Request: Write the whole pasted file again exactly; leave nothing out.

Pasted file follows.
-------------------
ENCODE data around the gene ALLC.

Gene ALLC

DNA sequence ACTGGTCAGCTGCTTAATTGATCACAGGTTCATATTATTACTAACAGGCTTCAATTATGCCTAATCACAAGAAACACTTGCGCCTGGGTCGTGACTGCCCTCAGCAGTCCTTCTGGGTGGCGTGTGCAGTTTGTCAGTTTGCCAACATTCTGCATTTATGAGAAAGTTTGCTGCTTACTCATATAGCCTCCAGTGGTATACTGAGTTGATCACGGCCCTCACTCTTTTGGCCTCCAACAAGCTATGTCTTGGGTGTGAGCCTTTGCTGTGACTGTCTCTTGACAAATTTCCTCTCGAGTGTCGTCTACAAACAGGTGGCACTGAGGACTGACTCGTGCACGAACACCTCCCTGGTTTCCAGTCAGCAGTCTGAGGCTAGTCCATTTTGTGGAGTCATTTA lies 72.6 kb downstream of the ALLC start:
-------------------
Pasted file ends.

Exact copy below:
ENCODE data around the gene ALLC.

Gene ALLC

DNA sequence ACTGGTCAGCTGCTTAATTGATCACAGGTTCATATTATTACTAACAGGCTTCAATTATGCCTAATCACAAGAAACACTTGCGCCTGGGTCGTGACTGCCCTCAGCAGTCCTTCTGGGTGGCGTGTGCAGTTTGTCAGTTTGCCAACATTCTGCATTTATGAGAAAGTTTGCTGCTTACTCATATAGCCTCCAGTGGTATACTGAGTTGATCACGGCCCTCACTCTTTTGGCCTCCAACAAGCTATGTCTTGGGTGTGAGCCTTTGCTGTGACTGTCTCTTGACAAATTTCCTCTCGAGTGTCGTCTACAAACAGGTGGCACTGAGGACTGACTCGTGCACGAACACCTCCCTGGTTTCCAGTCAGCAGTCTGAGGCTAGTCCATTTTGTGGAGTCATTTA lies 72.6 kb downstream of the ALLC start: